However, it has been found that even the finest suspension wire for the spherical target produces echos which have an amplitude which cannot be ignored and which disturb the measurements and calculations of the useful echos. The proposed use of magnetic levitation means has been found to be very problematic in practice. It has also been proposed to intercept the echos which originate from a spherical target during its free fall in the liquid medium for the propagation of the ultrasonic waves. The apparatus for this method comprises a system for retaining the sphere which is released at a desired instant by means of a small electric motor and which reflects echos to the transducer during its free fall, the transducer emitting brief pulses having a repetition frequency of approximately 1 kHz. During the fall, the time interval between the instant at which the sphere is struck by the wave and the reception of the corresponding echo becomes smaller. A comparison device which detects the duration of this time interval activates an oscilloscope which comprises a memory at the instant at which the traject of the sphere intersects the axis of the transducer, the signals thus recorded being subsequently subjected to the calculations elaborated in said publications. However, it is a drawback of this method that a significant uncertainty remains as regards the actual position of the sphere. This is because the opening of the device whereby the sphere is retained can induce turbulences in the liquid medium for the propagation of the ultrasonic waves. Such turbulences are large enough to cause a deflection of the sphere so that the traject of the sphere is no longer the traject it would follow solely under the influence of gravity.

It is an object of the invention to provide a calibration device which simply solves the problem of suspending the sphere so that the solution involving a freely falling sphere can be abandoned.

SUMMARY OF THE INVENTION

To this end, the device in accordance with the invention is characterized in that it comprises:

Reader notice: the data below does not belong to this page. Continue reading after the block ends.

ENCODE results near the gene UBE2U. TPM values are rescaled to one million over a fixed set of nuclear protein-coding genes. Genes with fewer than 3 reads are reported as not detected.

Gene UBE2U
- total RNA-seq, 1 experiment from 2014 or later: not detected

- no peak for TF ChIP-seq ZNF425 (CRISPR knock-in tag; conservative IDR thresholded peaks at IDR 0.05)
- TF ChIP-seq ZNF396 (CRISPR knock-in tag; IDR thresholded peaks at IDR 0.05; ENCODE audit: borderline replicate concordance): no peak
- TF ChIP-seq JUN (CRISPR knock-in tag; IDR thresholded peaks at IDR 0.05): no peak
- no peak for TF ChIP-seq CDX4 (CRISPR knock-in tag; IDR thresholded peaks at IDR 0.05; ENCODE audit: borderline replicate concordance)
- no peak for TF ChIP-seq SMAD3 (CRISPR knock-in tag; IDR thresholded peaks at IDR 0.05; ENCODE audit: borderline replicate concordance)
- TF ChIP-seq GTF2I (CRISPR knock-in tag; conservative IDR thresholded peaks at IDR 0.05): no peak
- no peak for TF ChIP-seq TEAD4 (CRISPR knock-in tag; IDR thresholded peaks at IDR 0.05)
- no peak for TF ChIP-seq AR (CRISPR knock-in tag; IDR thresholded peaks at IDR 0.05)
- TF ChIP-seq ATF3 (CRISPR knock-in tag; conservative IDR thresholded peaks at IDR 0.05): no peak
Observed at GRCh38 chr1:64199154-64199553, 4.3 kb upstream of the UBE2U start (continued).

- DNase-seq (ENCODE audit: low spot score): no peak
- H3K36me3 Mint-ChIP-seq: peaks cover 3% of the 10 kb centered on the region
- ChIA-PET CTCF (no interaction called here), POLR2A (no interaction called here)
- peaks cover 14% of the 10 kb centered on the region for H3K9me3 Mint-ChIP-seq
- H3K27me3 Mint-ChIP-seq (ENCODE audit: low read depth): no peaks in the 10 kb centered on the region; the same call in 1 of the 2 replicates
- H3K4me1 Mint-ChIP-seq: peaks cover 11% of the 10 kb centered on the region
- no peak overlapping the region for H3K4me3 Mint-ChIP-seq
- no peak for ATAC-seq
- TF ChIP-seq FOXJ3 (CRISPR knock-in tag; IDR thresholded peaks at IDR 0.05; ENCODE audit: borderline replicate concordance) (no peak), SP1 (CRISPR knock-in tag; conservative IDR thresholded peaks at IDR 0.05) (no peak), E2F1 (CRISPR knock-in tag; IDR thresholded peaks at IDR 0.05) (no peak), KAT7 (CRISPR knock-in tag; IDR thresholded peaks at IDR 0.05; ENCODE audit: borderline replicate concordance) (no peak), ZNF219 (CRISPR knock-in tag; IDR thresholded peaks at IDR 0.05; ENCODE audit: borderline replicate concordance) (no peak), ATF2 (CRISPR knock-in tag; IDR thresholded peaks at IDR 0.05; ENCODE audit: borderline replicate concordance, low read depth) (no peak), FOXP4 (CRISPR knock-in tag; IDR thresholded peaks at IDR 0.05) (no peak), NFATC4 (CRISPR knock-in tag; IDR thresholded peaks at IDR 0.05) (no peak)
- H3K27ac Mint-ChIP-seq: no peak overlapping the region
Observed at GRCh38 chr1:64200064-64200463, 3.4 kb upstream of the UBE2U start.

(a) a flat ultrasonic calibration transducer;

(b) a rigid body which bears against the front of the calibration transducer by way of one of its edges and which comprises a first principal surface which extends perpendicular to said front and which is situated in a symmetry plane of this transducer;

(c) a rigid hemisphere whose equatorial plane coincides with the first principal surface of the body so that the hemisphere projects from the body and the centre of the sphere is situated on a symmetry axis of the calibration transducer;

(d) a container which is filled with a liquid in which the ultrasonic waves can propagate and in which the calibration transducer, the body and the hemisphere are immersed;

the ultrasonic transducer to be calibrated also being immersed in the container with its front facing the first principal surface of the body and being displaceable so that a beam of ultrasonic energy to be emitted or received by this transducer can pass through any point situated within or near the sphere.

Thus, a device is obtained which offers all the advantages of and is just as simple as a device comprising a sphere which is arranged to be stationary. However, it is important that the carrier of the hemispherical target, the body, be arranged so that the distribution of the ultrasonic velocities is not disturbed in any way. dr

BRIEF DESCRIPTION OF THE DRAWING

The invention will be described in detail hereinafter with reference to the drawing which shows an embodiment of the calibration device in accordance with the invention.

DESCRIPTION OF THE PREFERRED EMBODIMENT

The device comprises a flat ultrasonic calibration transducer 1 whose surface area is large enough to enable division of a pulse emitted by this transducer into two separate successive pulses, the first pulse corresponding to the central zone of the transducer 1 and being comparable with a plane wave emitted by an infinitely flat transducer. The second pulse corresponds to the peripheral zone of this transducer. The device also comprises a rigid flat body 2, one of the edges of which bears against the front of the calibration transducer. The body 2 comprises a first principal surface 8 which extends perpendicularly to said front in a symmetry plane of the calibration transducer 1. The body 2 is arranged and shaped so that it does not disturb the distribution of the ultrasonic velocities of said plane wave emitted by the central zone of the calibration transducer 1. The body 2 furthermore comprises a second principal surface 9 which is situated opposite the first principal surface 8 and which is substantially tangent to the first principal surface 8 at the side of the calibration transducer 1 so that it encloses an acute angle with respect to said first principal surface. Consequently, the lowermost portion of the body 2 terminates into an extremely thin bevelled edge at the side of the calibration transducer 1, the bevelled portion being wider as the distance from the transducer increases. Such a configuration improves the ultrasonic isolation between the wave propagations on both sides of the body 2, thus preventing the return of the waves to the calibration transducer 1 that the wave propagation over the body is disturbed. This isolation can be improved, if desirable, by covering the second principal surface 9 with a material 10 which absorbs ultrasonic waves.